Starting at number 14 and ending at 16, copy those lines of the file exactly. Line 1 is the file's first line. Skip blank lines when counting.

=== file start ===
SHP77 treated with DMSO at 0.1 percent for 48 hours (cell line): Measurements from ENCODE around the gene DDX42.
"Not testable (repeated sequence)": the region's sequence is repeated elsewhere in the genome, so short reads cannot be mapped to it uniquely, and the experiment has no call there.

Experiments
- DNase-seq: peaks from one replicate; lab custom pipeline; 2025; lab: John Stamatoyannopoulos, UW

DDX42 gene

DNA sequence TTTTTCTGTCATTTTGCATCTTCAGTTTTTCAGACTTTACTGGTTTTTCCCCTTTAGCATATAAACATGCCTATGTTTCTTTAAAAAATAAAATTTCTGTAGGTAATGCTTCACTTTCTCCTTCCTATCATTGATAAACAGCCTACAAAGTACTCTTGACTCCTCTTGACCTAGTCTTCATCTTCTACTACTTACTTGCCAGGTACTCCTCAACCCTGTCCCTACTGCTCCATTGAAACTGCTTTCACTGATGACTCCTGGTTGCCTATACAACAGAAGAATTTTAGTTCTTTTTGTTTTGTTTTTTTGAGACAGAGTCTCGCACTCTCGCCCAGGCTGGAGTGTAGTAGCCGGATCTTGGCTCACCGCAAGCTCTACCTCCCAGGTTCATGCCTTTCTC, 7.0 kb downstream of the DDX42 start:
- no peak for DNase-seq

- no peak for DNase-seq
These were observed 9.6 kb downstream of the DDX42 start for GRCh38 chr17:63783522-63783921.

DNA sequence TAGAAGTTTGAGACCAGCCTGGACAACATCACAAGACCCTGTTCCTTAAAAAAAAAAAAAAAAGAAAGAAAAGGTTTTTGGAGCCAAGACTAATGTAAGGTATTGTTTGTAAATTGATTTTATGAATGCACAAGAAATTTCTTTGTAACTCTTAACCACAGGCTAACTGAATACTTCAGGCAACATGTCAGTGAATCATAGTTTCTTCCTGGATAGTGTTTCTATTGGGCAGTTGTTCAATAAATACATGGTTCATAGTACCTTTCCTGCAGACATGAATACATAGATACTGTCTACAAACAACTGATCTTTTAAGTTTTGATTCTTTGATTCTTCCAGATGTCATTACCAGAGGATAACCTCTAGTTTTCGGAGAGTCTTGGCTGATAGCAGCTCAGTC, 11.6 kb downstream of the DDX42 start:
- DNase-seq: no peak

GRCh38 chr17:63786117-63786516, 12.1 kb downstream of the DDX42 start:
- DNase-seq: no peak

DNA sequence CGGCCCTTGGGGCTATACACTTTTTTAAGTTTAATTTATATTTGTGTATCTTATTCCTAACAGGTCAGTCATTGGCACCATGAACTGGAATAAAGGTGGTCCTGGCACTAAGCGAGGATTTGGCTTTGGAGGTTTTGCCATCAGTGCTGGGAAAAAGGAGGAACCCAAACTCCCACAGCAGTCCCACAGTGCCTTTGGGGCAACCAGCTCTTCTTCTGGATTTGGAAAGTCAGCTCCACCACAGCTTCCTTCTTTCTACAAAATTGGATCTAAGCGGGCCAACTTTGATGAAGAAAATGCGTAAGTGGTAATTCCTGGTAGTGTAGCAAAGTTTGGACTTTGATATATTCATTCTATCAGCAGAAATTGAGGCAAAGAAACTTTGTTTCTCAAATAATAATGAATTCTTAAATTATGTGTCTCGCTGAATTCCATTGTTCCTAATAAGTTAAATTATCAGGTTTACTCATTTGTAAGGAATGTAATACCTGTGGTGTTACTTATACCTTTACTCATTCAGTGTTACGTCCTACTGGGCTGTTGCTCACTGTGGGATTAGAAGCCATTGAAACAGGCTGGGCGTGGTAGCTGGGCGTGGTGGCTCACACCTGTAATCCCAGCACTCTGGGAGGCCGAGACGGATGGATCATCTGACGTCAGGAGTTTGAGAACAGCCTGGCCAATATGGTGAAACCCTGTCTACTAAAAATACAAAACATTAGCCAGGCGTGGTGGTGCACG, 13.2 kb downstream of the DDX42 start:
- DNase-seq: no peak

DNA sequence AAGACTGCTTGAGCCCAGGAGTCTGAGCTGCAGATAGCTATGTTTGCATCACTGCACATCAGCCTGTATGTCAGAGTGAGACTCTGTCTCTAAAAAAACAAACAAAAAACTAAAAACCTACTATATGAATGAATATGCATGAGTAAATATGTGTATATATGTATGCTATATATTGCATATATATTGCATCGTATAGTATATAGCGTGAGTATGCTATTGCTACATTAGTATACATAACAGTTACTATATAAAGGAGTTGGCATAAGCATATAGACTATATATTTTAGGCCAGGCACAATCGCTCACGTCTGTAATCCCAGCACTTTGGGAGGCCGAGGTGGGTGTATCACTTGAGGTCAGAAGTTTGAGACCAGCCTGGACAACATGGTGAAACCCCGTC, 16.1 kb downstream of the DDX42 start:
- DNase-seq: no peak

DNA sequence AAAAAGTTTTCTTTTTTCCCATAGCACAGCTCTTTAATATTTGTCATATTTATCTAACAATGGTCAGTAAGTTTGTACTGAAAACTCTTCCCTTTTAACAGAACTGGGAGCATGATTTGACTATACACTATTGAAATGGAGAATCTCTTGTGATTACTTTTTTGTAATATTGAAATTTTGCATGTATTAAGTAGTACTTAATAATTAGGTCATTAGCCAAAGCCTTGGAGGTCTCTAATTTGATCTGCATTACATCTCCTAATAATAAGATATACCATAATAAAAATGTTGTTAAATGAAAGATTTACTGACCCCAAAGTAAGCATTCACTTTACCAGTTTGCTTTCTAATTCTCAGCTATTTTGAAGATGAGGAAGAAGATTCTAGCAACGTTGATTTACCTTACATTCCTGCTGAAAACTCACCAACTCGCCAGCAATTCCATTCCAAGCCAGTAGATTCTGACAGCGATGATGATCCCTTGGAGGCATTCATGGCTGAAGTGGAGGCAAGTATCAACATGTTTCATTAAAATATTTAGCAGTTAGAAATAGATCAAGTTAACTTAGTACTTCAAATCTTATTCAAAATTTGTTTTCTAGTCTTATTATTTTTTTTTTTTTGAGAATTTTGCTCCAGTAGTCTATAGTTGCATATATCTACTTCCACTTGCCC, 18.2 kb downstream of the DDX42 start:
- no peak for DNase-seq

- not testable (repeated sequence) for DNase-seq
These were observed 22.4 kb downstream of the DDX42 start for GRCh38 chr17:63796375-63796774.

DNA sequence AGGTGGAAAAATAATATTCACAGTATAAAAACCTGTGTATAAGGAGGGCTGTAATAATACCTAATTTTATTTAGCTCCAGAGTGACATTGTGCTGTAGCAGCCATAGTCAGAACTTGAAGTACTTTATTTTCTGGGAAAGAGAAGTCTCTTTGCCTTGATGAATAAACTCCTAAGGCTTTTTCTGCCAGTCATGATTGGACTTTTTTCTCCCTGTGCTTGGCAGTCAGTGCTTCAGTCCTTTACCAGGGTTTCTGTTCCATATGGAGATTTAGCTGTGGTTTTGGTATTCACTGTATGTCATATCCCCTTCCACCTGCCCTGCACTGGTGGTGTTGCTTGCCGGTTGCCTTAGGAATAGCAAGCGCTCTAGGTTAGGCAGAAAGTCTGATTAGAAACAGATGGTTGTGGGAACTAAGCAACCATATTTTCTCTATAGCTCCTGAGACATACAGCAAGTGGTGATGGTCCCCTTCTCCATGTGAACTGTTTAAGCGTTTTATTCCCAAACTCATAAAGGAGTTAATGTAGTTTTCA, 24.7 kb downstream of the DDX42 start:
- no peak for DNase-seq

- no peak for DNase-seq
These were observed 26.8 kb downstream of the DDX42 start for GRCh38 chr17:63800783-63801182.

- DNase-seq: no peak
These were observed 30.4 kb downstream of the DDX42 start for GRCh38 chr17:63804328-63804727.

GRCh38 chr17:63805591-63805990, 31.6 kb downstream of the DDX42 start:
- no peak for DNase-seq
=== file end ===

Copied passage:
DNA sequence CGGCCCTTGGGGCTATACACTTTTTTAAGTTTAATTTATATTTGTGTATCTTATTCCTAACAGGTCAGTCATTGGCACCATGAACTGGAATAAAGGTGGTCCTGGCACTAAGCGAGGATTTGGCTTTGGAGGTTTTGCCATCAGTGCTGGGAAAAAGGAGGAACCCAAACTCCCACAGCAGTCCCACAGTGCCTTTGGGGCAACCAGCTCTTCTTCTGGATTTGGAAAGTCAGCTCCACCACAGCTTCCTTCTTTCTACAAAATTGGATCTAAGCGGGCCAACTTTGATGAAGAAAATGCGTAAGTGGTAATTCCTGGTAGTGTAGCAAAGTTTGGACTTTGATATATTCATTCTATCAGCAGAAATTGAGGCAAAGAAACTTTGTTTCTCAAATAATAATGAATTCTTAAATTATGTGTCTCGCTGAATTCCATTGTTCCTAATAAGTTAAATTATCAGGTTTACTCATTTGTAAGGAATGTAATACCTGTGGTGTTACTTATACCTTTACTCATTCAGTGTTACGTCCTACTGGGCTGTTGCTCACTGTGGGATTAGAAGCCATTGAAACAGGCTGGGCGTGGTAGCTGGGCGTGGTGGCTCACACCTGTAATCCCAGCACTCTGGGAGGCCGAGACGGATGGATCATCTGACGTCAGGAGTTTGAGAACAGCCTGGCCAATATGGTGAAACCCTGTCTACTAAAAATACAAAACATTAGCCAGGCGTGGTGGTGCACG, 13.2 kb downstream of the DDX42 start:
- DNase-seq: no peak

DNA sequence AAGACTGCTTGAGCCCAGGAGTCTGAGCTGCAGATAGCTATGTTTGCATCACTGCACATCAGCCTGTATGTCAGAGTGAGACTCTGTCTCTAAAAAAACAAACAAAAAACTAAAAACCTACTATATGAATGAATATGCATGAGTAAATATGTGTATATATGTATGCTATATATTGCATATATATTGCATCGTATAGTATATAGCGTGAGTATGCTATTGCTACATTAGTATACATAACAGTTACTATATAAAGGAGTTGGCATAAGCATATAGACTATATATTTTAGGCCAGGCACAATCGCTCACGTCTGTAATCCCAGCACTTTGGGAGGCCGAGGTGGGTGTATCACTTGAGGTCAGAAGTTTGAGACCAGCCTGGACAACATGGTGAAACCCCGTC, 16.1 kb downstream of the DDX42 start: